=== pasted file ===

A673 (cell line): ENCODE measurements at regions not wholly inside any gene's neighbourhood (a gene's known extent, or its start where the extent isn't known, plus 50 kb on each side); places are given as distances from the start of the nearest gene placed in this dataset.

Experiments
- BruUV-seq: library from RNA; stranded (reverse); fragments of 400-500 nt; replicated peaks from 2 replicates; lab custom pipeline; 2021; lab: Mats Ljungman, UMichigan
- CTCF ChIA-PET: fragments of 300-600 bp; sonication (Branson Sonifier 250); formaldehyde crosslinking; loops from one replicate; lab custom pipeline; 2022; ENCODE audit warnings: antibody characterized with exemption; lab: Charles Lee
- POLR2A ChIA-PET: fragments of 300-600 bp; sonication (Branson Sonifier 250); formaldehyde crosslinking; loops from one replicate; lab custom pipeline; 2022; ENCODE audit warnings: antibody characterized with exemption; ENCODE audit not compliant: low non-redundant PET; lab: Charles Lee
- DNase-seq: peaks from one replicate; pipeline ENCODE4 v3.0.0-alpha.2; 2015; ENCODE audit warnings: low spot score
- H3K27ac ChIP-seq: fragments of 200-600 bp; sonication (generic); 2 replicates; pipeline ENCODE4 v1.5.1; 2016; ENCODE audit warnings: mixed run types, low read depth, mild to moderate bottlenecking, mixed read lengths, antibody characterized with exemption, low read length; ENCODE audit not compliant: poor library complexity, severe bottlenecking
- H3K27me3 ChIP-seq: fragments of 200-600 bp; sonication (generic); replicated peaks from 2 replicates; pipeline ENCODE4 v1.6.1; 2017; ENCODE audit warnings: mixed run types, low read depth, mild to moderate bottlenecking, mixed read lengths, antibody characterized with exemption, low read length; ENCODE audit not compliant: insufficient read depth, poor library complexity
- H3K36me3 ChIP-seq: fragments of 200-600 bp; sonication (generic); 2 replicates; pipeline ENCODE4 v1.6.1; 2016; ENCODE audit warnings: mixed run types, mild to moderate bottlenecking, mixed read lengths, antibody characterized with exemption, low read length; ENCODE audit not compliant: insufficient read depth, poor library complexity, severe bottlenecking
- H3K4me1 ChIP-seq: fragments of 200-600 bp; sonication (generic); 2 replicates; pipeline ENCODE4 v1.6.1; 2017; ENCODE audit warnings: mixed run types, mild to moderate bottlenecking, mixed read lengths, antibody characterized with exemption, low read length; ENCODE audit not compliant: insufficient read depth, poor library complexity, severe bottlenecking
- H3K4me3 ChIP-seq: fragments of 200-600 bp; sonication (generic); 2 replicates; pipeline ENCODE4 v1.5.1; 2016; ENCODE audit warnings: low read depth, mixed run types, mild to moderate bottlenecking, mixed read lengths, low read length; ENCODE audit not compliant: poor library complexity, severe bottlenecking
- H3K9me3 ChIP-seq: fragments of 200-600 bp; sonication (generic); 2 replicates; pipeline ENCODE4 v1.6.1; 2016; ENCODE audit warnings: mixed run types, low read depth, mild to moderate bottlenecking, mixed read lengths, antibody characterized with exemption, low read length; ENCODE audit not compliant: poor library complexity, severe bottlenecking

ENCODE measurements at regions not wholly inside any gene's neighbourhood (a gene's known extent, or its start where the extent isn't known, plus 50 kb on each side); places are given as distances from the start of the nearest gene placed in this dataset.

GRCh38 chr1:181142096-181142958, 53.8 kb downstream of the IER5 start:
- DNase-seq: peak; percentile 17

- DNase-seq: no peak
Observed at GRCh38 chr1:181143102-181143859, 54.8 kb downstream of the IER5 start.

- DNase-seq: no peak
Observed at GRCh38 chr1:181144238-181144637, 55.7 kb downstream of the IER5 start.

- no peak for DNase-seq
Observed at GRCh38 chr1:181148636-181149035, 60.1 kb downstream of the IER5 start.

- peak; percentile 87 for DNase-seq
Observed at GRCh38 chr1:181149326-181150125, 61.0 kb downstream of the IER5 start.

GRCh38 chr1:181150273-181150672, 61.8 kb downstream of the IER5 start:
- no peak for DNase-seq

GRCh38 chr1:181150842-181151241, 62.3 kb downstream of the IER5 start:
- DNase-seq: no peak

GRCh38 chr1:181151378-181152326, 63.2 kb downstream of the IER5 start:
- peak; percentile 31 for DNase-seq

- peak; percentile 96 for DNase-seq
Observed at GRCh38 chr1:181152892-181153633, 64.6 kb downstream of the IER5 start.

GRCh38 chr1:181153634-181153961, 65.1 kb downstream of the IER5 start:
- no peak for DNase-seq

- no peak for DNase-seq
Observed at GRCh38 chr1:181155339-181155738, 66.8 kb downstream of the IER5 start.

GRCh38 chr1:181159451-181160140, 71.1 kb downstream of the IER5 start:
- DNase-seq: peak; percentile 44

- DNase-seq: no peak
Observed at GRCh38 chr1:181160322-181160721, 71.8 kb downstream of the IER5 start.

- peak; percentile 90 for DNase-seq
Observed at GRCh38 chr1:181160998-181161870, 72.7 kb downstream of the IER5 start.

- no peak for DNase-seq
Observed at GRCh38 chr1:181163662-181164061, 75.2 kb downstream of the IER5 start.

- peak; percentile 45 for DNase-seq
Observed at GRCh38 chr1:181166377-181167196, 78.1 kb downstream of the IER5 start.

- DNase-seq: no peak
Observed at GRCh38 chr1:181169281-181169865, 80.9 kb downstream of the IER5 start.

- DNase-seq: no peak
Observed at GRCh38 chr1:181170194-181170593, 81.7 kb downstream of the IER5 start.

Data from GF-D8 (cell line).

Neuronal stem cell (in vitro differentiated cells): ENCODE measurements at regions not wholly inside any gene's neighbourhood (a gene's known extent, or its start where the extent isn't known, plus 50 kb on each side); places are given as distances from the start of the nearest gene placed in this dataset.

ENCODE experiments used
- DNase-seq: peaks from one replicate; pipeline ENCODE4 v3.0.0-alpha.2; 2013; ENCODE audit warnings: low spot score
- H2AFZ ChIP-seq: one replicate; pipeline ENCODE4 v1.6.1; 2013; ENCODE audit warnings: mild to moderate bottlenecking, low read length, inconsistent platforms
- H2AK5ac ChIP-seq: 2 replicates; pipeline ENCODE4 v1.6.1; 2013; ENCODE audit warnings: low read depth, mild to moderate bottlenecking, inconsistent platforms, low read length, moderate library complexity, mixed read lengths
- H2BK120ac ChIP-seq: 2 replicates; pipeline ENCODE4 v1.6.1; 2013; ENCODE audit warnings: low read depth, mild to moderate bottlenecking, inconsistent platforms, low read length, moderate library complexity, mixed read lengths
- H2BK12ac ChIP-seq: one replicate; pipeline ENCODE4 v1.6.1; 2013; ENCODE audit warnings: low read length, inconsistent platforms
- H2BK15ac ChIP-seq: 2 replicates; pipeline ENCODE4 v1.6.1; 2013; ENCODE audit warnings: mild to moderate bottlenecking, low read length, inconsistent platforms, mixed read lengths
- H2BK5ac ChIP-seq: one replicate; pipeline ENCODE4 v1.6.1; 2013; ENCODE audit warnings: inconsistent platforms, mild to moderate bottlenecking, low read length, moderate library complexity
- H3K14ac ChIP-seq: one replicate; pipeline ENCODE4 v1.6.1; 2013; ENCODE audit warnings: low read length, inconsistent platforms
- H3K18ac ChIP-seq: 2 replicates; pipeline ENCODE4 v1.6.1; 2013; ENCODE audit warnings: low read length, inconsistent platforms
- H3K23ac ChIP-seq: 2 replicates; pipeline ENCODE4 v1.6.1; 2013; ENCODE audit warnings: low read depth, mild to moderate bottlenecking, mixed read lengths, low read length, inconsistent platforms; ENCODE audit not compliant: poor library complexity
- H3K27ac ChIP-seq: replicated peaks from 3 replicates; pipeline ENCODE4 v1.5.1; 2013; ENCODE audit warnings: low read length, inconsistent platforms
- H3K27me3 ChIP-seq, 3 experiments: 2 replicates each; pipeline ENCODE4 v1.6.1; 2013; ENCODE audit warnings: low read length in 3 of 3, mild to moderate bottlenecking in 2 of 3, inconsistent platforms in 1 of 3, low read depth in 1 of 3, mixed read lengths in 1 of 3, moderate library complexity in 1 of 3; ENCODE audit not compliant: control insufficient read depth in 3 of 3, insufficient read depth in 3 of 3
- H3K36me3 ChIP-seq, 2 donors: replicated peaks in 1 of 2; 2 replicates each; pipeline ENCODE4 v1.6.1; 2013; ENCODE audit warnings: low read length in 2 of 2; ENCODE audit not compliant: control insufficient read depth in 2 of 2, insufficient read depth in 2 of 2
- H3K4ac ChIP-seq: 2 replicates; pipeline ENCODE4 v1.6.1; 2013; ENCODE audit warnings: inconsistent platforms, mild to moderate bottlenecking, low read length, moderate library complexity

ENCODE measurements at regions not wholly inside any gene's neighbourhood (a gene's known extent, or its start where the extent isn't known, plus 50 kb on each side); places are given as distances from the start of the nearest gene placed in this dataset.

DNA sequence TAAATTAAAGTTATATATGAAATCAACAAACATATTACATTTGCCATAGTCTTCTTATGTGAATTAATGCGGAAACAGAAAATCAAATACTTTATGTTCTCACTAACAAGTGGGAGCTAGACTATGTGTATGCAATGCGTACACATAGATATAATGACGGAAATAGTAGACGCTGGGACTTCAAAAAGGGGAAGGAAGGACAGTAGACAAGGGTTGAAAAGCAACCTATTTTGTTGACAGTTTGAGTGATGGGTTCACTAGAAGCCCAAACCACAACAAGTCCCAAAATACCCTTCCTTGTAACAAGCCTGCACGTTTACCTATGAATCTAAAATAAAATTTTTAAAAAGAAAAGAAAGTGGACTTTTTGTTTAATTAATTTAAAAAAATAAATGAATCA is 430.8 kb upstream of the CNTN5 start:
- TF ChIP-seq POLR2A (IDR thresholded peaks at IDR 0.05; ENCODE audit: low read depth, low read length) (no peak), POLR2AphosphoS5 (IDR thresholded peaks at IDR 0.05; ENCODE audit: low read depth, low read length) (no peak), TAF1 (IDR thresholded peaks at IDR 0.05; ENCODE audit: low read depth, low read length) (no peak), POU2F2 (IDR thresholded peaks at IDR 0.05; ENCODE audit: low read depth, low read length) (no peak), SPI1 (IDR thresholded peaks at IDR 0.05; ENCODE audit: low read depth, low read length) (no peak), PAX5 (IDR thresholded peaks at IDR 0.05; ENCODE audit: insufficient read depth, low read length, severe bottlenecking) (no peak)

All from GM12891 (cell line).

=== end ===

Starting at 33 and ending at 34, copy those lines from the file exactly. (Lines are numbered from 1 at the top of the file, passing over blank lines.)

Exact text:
- no peak for DNase-seq

- no peak for DNase-seq